I’m not a huge fan of showing movies in class; most films do not meet my expectations for a good use of class time. I tend to ask myself:
- Will a clip suffice?
- Will a series of short clips from a film suffice?
- What is the purpose of using the film in class?
- Is this the best way to teach my stated goal/objective?
However, just like the English language, rules can be broken for effect. I do use one film in its entirety each year when I teach Transcendentalism; that film is Dead Poet’s Society.
Usually, I have students pair up with one student responsible for listing as many instances of conformity and groupthink as possible while the other student creates a list of examples of individuality. More than anything, this is a kick start for thinking–almost like a brainstorming session.
I show the film in four segments of approximately 30 minutes. Before each section of the film I set (or reset) the purpose for the day’s viewing, and prior to the final three segments I have the students do a quick exercise to remind themselves of what was seen the previous day. One student summarizes the previous day’s segment in one minute, and the partner then adds any missing details within 30 seconds. Lastly, I have each student note what his/her favorite part was from the previous segment.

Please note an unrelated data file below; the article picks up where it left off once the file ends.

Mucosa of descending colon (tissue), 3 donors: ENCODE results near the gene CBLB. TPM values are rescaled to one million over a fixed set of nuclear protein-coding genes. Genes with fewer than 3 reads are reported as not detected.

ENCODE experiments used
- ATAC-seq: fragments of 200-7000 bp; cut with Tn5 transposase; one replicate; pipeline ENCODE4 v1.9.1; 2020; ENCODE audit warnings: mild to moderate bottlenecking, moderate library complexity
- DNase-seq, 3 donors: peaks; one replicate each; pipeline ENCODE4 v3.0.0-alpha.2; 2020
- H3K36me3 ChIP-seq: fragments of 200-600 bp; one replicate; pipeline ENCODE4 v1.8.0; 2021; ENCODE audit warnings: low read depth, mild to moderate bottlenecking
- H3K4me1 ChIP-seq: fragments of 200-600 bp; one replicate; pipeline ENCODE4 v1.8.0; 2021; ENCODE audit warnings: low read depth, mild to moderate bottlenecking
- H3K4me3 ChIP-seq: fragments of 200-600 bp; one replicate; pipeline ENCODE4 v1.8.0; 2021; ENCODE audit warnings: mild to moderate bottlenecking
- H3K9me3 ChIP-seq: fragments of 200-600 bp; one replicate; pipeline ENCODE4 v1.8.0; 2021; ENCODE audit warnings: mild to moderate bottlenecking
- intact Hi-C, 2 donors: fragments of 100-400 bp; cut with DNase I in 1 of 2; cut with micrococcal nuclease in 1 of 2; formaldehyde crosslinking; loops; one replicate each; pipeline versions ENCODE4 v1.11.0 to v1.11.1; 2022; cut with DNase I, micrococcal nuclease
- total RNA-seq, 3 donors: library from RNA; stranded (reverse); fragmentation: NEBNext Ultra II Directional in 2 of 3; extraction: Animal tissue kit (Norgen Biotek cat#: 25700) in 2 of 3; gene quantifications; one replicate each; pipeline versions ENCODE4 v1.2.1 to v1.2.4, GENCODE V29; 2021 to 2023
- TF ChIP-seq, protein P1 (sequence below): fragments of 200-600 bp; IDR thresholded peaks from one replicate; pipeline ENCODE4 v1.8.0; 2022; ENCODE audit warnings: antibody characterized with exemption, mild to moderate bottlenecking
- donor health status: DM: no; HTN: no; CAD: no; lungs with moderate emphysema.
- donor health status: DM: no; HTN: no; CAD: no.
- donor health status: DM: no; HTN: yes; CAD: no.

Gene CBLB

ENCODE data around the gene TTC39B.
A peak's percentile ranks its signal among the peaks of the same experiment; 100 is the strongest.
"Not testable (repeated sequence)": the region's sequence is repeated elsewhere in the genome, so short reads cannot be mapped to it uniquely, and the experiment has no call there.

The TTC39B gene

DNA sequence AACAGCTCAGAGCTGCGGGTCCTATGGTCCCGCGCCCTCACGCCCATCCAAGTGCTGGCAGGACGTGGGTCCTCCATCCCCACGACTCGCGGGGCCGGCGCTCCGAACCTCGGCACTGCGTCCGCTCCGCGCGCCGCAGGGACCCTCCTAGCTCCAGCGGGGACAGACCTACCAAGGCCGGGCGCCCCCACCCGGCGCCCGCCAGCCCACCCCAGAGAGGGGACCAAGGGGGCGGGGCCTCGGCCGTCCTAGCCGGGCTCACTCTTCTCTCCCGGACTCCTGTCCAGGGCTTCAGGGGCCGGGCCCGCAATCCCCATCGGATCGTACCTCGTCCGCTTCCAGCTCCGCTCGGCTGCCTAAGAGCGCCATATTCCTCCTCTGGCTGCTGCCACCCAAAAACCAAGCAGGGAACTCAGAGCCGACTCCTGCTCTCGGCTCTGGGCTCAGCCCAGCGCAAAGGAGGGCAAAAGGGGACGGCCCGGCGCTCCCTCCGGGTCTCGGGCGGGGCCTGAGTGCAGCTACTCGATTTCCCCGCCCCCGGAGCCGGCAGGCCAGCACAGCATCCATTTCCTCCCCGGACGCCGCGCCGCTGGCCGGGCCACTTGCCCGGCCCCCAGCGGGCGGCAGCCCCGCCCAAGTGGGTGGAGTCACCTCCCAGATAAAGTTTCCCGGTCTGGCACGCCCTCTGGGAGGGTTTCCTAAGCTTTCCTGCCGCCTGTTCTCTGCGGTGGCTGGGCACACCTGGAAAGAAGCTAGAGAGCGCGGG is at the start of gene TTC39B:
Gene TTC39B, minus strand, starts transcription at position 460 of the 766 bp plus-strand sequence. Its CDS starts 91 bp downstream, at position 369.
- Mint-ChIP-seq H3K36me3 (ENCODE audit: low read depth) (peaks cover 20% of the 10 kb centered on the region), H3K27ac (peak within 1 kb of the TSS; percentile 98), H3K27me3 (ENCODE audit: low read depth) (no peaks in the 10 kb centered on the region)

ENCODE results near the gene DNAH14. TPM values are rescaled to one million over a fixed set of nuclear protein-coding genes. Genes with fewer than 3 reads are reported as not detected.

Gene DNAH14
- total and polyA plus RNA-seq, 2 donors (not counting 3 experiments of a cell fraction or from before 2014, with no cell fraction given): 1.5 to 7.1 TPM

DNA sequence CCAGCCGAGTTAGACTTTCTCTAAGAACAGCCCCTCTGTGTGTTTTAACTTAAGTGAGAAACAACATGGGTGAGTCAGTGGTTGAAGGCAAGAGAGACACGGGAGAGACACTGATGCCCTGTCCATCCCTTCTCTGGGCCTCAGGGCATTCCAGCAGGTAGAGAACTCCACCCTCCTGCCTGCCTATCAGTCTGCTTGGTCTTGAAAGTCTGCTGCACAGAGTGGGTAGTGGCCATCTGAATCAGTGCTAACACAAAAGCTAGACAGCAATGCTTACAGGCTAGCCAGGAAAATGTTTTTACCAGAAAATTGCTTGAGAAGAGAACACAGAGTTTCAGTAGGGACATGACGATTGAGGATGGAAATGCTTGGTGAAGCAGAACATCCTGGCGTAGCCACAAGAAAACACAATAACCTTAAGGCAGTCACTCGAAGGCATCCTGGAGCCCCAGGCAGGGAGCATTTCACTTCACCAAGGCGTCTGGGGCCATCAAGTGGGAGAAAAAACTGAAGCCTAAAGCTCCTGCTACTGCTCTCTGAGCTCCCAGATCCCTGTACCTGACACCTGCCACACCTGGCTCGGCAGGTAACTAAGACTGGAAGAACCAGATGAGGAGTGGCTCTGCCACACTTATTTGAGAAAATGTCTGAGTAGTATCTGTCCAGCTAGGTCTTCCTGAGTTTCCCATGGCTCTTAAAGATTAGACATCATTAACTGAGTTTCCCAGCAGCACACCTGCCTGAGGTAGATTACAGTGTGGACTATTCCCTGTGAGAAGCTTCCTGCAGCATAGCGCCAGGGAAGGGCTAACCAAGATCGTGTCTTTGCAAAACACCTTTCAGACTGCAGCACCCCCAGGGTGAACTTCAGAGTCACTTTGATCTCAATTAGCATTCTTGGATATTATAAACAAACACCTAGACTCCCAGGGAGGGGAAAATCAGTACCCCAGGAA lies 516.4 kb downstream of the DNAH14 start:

The kids are thinking, recalling, expressing themselves aloud, and finishing this quick exercise with a positive statement. This last portion is critical to create a positive, forward-leaning mindset. Why not start a lesson with a positive?
Once the 30 minute segment concludes I have the students share their findings with their partners (the aforementioned lists) for one minute each. At this point I may conduct a truncated version of the fish bowl activity my students enjoy or I may conduct a full-class discussion about what the students viewed, what they think about the ideas or events, and how the students react to the characters. Sometimes I finish with an exit ticket to be turned in as students leave the room, or I have the students finish the day with a quick notation in their binders answering this simple question: “What is one thing you learned today?”
At the end of the film I provide the class a series of quotations from Self-Reliance by Ralph Waldo Emerson and Walden by Henry David Thoreau (and from each we have read excerpts) in a two-columned chart with the quotations down the left side. On the right I have the students identify scenes, ideas, and characters matching the ideas of the left column.
The students’ explanations are generally excellent, and their insights impress me each year. Plus, they often come up with ideas I had not previously considered. I love learning something new, but I’m also an admitted nerd.